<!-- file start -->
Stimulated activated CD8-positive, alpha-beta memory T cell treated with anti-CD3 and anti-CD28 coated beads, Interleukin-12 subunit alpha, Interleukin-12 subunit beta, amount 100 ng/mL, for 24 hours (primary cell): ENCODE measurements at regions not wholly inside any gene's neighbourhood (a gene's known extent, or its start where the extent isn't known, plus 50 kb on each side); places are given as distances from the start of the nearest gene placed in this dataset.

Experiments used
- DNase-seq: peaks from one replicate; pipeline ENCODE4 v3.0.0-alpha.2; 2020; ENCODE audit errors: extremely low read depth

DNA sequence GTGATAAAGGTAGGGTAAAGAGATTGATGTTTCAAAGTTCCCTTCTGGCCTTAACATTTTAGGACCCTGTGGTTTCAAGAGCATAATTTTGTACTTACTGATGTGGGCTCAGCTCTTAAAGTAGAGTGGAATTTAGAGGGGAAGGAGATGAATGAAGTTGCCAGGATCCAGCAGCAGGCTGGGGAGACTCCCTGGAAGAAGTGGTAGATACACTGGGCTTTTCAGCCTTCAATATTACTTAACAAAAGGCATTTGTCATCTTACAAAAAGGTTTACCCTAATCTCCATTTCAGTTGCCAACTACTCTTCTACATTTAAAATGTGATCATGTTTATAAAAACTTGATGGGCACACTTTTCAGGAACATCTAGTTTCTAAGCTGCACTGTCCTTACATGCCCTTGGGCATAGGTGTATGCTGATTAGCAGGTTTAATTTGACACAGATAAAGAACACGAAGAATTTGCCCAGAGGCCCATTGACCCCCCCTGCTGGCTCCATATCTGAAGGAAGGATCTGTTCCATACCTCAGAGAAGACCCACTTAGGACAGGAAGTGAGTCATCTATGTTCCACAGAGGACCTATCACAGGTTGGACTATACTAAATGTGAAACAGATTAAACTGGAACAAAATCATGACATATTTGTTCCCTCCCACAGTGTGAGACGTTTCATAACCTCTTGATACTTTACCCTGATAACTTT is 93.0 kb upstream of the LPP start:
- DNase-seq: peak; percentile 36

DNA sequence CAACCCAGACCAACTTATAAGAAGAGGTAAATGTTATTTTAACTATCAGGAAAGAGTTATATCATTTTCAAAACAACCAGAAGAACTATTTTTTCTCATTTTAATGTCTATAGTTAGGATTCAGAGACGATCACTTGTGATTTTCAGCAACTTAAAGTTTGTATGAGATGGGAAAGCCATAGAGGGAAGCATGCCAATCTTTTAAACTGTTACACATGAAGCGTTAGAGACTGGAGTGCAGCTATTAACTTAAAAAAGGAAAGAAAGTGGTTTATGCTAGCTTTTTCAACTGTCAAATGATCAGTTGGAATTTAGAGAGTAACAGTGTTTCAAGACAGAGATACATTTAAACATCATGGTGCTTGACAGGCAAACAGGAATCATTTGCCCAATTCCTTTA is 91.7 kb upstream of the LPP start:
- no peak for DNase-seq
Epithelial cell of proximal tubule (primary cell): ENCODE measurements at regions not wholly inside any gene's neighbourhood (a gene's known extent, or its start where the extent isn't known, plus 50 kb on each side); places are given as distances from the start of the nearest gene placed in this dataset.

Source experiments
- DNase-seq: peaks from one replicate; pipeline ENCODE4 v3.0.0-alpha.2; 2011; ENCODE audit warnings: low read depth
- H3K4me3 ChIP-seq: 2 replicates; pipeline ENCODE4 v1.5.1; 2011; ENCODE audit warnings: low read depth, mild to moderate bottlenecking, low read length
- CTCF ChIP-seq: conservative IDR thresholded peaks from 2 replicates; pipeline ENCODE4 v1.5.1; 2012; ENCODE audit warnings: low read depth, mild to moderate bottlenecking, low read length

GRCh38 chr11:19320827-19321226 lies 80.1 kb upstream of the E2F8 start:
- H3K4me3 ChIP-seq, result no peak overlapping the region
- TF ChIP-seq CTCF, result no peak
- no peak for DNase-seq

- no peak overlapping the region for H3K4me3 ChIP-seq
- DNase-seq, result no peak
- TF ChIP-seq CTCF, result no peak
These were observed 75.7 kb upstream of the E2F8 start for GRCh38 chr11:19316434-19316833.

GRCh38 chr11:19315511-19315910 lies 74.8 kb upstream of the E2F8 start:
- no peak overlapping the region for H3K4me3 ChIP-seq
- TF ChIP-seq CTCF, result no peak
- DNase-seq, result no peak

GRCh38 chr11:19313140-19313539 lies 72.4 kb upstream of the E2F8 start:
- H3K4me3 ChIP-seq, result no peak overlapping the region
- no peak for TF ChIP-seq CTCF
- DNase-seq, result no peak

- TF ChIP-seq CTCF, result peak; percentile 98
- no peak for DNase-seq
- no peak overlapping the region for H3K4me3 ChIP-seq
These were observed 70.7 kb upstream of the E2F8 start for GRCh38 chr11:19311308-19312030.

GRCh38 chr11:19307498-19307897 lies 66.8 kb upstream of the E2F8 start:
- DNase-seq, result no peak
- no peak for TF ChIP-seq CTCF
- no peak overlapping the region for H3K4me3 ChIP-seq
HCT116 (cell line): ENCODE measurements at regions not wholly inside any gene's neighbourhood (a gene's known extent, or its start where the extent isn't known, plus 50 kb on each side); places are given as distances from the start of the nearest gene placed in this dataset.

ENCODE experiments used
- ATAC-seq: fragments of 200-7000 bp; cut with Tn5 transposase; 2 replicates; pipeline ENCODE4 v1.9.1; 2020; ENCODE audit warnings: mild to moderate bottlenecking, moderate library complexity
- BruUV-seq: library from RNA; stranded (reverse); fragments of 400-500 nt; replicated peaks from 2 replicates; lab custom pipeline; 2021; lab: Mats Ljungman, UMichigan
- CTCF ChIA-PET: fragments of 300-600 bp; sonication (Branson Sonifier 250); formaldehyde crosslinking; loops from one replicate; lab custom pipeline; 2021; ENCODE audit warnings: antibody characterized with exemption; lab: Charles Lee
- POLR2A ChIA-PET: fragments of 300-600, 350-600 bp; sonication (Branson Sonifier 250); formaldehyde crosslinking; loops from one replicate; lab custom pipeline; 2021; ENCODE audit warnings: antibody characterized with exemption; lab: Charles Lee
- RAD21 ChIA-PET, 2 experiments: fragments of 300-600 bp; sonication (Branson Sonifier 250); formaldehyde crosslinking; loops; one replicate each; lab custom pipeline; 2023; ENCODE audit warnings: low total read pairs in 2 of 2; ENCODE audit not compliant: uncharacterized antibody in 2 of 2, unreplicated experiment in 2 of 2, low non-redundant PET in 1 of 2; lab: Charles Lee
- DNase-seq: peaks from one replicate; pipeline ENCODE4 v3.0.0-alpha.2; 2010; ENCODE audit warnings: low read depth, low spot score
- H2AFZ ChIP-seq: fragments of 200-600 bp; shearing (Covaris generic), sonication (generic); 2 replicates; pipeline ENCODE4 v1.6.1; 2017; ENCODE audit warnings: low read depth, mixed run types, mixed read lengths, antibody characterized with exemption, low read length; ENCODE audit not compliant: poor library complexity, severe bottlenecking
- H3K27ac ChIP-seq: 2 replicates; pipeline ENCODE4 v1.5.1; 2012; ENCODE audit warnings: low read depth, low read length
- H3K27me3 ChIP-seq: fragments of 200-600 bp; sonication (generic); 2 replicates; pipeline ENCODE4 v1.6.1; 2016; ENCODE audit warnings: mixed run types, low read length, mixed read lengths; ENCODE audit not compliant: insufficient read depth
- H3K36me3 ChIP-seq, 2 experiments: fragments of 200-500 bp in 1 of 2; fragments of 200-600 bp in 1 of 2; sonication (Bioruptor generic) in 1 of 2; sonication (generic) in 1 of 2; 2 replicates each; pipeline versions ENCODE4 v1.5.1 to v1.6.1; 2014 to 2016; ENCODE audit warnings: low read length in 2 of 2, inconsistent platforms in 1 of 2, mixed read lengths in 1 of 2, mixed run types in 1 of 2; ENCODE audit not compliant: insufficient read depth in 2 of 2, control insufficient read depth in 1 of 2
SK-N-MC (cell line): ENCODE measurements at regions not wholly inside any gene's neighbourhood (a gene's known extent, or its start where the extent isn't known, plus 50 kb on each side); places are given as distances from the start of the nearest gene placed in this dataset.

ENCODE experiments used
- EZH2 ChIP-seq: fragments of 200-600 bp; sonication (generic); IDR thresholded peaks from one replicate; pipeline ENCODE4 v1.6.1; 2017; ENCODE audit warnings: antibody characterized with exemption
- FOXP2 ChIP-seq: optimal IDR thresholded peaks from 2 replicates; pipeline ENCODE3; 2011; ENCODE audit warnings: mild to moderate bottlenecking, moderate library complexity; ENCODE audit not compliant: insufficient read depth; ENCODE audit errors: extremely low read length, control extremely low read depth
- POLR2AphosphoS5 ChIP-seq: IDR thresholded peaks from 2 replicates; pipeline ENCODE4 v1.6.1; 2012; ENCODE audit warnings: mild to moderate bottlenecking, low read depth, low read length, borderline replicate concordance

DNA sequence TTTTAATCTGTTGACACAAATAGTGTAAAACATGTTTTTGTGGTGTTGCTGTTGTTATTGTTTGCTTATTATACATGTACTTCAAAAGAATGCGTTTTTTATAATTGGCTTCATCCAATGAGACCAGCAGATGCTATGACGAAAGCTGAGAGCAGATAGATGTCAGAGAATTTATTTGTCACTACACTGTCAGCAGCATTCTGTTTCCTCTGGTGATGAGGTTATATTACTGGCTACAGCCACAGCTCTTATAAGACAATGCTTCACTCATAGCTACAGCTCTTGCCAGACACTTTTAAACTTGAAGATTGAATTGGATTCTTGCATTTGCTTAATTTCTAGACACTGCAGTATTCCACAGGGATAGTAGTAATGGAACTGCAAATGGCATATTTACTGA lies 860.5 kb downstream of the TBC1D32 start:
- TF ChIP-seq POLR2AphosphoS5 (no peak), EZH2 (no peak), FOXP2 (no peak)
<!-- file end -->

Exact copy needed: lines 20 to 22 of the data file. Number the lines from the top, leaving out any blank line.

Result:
These were observed 75.7 kb upstream of the E2F8 start for GRCh38 chr11:19316434-19316833.

GRCh38 chr11:19315511-19315910 lies 74.8 kb upstream of the E2F8 start:
- no peak overlapping the region for H3K4me3 ChIP-seq